The Catholic people, however, overwhelmingly reject such a stance. This rejection needs to be taken seriously. Why? Because the Catholic tradition teaches that the collective wisdom of the laity on such important matters needs to be listened to and allowed to shape church teaching. Sadly that is not happening – well, at least at the level of the clerical caste. It is happening, however, among the Catholic people and among Catholic theologians. This is both hopeful and significant as these two groups are two of the three
magisterias of the Catholic Church.

Let us not forget that in Catholicism, the hierarchy, the theologians, and the wisdom of the laity are equally recognized as authentic sources of truth. They are the three magisteria. And when one considers what Catholic theologians and the Catholic people are thinking and saying about the issue of homosexuality and same-sex relationships, then, at the very least, we have to acknowledge the possibility that the Vatican’s teaching on this issue may not actually be the Catholic teaching. An excellent example of a relatively recent change based on the sense of the faithful is the fact that the vast majority of married Catholics are practicing birth control in spite of the official teaching of the hierarchy. This particular teaching does not make good sense to the Catholic people as it does not fit with their lived experience. I believe we’re seeing the same situation emerging (blossoming, actually) around the issue of homosexuality and gay rights – including gay marriage rights.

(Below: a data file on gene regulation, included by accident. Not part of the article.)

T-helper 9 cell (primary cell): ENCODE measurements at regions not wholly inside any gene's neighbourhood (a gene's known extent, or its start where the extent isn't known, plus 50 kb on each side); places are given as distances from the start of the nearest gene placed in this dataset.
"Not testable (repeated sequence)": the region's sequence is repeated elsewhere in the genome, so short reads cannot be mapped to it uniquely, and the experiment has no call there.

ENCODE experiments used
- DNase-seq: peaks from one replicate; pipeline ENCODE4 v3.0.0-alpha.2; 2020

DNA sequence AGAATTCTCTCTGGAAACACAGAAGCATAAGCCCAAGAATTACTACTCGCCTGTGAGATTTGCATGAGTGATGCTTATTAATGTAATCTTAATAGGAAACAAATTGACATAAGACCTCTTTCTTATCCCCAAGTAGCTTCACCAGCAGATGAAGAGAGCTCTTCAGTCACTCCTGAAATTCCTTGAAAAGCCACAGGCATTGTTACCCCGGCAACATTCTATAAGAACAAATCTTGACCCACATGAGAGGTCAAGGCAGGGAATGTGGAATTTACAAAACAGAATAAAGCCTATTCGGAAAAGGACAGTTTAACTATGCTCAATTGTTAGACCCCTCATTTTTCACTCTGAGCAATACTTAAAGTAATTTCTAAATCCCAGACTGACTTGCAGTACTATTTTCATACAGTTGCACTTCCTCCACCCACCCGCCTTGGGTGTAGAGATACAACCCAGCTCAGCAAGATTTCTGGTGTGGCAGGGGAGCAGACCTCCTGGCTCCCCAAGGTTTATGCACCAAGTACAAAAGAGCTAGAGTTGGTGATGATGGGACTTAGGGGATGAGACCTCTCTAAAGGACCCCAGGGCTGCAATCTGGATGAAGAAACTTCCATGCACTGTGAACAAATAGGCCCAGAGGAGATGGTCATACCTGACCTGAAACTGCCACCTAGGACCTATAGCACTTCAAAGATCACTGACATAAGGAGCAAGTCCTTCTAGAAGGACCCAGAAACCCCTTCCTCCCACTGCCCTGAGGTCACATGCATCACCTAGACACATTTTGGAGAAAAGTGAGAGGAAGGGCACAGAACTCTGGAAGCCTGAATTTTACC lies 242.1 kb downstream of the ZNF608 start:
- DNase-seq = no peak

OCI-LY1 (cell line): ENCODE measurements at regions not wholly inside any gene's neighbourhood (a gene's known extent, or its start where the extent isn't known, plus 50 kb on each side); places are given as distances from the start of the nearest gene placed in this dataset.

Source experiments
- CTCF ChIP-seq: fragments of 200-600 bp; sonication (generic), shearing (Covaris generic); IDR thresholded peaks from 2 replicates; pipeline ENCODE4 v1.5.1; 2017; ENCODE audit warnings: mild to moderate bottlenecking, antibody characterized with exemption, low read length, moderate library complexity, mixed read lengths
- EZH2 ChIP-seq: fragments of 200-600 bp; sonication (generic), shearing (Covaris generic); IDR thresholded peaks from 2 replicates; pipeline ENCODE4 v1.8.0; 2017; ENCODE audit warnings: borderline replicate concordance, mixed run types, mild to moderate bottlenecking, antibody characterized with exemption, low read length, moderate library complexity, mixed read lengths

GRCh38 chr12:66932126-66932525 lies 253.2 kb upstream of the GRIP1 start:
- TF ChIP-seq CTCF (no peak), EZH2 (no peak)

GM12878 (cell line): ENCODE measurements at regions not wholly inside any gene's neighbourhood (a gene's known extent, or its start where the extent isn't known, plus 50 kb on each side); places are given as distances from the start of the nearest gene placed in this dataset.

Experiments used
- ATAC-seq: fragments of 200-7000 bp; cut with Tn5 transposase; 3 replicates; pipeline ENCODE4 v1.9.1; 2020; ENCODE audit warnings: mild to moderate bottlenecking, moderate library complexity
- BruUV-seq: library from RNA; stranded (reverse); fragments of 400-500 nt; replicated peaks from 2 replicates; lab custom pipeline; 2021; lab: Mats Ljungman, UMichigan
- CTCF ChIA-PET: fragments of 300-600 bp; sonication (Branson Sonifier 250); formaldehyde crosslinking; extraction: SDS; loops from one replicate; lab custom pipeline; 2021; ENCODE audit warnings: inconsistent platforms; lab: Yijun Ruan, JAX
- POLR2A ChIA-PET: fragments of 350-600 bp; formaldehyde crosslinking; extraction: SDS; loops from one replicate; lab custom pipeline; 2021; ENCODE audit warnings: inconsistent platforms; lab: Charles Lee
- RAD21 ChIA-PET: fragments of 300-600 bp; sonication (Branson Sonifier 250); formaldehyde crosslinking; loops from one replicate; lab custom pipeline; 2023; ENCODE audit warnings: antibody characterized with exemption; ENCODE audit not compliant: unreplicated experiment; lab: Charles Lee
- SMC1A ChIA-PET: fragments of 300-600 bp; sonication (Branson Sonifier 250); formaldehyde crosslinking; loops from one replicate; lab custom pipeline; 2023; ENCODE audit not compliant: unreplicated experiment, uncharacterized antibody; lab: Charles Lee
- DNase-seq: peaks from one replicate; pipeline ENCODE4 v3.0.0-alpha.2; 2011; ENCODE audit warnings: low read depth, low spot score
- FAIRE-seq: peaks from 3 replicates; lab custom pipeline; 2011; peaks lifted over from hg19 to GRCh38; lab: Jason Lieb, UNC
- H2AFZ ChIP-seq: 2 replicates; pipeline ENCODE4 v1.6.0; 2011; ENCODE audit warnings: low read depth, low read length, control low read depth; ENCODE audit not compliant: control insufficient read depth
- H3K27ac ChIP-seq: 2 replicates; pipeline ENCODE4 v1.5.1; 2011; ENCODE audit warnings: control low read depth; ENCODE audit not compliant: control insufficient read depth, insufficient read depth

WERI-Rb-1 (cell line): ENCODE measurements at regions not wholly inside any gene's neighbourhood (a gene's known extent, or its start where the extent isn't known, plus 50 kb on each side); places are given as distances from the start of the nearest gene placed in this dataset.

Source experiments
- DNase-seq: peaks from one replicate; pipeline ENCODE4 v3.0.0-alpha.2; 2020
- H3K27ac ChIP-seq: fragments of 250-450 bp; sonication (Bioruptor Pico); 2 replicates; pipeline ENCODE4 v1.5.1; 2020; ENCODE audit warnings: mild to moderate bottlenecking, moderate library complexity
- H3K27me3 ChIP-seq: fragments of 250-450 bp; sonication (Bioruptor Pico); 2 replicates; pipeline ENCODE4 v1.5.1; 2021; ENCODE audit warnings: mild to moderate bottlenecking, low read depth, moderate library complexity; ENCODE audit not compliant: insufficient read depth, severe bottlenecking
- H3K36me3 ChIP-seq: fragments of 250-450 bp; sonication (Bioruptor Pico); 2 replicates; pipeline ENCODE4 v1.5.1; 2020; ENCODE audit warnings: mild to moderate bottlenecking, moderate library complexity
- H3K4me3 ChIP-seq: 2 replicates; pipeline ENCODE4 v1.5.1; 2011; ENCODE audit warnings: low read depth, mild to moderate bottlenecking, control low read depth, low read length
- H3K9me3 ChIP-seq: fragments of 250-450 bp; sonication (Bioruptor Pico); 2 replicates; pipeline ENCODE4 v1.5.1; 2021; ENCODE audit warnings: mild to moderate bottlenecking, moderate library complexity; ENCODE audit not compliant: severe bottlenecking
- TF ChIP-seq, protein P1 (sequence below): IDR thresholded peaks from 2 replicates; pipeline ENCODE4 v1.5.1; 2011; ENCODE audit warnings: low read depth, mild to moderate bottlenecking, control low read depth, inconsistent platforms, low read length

Beyond Vatican stenographers

Anyway, I was originally going to devote this post to critiquing the underlying assumptions and ideas of Tad Pacholczyk’s article “'Gay Genes,’ Sexual Attractions, and the Call to Chastity,” but then I realized that I've already done this in a number of previous Wild Reed posts. (See, for example, here, here, here, here and here.)

Instead, I want to offer the best of what Catholic theologians are saying about sexuality. These theologians aren't simply Vatican stenographers, but men and women open to God’s transforming presence throughout the entire church – including within the experiences and insights of the Catholic people.

I begin this series with an excerpt from Daniel Helminiak’s 2004 article “Grace Builds on Nature: A Gay Catholic Theological Response to the Vatican’s Statement on Gay Marriage.” This article was first published in White Crane: A Journal of Gay Spirit, Wisdom and Culture. It was also published as “Gay Marriage: A Response to the Vatican,” chapter 12 of Helminiak’s book Sex and the Sacred: Gay Identity and Spiritual Growth.